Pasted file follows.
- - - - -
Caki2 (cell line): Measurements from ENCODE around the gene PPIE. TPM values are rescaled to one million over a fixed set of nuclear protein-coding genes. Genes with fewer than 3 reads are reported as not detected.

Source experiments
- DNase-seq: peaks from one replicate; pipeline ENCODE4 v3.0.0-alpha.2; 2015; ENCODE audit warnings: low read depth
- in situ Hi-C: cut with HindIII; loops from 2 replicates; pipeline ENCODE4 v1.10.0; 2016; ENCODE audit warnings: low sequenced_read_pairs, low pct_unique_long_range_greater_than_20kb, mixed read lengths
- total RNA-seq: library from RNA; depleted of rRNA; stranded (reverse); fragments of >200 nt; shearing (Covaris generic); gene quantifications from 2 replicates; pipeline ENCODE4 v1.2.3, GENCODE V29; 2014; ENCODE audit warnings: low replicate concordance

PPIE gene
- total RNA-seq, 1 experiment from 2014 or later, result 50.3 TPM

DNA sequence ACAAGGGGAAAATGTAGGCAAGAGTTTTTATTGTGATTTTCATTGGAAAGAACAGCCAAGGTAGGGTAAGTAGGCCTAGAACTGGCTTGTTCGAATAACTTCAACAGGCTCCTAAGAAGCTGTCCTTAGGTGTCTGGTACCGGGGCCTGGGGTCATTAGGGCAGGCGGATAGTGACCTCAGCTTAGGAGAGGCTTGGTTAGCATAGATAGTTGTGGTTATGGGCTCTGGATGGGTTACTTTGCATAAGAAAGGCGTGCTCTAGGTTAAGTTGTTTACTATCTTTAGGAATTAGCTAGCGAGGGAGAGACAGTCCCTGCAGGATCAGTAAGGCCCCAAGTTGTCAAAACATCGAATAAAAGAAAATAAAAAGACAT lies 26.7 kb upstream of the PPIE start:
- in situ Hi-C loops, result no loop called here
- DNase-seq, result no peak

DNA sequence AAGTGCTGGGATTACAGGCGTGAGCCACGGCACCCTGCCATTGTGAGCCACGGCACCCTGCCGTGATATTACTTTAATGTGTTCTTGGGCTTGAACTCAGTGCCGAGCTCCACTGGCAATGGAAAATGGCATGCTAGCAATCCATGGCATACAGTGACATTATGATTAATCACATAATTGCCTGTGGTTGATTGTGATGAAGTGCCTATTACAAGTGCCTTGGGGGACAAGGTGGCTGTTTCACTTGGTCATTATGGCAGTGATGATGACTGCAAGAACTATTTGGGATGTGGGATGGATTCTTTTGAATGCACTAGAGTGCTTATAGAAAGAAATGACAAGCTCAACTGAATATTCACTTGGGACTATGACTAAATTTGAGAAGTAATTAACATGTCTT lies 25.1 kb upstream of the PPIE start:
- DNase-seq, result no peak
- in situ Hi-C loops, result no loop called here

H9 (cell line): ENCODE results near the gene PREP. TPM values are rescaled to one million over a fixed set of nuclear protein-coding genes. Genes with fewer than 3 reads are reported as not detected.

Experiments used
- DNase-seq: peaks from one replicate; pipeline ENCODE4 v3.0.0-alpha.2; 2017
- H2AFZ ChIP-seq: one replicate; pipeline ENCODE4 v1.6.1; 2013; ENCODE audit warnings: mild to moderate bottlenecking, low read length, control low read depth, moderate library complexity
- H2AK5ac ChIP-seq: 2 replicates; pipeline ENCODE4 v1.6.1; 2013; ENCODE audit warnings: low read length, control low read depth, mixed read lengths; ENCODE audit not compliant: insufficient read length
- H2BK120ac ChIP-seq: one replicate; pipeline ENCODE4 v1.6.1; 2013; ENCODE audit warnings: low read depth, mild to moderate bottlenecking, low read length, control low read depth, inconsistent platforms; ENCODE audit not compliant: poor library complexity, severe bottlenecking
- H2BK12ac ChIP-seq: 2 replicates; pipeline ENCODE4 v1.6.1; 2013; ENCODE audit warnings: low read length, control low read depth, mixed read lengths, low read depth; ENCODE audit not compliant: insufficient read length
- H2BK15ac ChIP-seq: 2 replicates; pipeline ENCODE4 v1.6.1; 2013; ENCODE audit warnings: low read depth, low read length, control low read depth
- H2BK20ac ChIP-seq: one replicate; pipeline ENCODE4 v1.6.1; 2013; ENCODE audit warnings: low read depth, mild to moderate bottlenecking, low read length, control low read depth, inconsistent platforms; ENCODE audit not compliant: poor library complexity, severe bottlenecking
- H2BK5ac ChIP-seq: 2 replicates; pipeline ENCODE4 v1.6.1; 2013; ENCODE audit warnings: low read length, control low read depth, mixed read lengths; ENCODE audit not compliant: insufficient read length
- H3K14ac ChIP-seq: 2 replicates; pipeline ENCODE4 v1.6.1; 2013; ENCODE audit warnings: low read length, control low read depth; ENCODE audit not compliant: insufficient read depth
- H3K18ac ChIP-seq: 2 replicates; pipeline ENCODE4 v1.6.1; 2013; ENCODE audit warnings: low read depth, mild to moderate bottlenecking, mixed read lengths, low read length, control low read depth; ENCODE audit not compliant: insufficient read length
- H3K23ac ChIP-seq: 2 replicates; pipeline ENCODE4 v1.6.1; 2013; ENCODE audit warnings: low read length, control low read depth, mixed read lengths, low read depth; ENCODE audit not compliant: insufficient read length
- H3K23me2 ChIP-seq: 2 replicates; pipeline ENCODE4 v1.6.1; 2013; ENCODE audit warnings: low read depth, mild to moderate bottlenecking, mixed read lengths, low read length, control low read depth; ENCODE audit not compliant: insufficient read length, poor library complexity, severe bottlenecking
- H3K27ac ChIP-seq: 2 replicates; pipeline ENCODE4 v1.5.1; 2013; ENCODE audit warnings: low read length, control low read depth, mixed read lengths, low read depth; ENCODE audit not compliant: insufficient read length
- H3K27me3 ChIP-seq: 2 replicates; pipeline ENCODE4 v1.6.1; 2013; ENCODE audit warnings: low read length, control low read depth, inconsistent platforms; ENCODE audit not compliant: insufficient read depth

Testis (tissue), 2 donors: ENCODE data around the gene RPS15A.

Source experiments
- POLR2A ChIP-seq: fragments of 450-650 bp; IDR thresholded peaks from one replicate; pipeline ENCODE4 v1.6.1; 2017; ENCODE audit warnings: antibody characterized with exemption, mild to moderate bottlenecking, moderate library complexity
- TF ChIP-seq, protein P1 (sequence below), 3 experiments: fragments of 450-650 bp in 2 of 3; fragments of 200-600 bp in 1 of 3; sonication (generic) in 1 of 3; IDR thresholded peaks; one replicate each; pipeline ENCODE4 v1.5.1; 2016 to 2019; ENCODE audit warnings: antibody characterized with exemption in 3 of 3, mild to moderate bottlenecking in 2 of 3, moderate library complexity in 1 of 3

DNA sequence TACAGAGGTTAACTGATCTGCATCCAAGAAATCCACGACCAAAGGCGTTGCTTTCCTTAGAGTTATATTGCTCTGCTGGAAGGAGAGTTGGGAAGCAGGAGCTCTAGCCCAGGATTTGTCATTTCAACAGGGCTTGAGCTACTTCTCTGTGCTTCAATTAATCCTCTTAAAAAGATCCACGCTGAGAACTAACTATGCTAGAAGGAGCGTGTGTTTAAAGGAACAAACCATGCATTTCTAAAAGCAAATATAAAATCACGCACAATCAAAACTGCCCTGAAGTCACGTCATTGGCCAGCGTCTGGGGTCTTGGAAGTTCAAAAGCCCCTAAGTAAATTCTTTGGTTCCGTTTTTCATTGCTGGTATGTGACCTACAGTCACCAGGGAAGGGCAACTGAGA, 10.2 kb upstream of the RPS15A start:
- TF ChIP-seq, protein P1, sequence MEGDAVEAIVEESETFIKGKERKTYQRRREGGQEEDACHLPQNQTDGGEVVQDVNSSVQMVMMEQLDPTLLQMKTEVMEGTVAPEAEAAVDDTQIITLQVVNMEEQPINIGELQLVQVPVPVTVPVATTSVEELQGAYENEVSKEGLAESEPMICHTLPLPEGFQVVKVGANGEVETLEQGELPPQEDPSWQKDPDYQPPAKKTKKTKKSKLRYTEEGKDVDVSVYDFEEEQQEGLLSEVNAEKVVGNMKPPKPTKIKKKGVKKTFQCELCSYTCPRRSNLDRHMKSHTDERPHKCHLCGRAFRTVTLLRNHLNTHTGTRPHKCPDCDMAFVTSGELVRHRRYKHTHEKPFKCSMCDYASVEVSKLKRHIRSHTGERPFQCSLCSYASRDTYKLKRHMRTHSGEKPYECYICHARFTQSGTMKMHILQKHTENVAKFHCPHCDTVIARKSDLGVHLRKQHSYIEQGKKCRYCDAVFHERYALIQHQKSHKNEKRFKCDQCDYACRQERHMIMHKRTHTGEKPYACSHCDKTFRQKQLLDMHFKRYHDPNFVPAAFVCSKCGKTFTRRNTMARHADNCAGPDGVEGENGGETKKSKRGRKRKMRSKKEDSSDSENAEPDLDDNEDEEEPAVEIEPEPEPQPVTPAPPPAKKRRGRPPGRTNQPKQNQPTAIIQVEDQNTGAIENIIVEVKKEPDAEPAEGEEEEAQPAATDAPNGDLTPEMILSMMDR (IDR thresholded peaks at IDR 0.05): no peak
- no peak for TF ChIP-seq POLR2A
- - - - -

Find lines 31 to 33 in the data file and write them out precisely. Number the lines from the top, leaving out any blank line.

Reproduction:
Source experiments
- POLR2A ChIP-seq: fragments of 450-650 bp; IDR thresholded peaks from one replicate; pipeline ENCODE4 v1.6.1; 2017; ENCODE audit warnings: antibody characterized with exemption, mild to moderate bottlenecking, moderate library complexity
- TF ChIP-seq, protein P1 (sequence below), 3 experiments: fragments of 450-650 bp in 2 of 3; fragments of 200-600 bp in 1 of 3; sonication (generic) in 1 of 3; IDR thresholded peaks; one replicate each; pipeline ENCODE4 v1.5.1; 2016 to 2019; ENCODE audit warnings: antibody characterized with exemption in 3 of 3, mild to moderate bottlenecking in 2 of 3, moderate library complexity in 1 of 3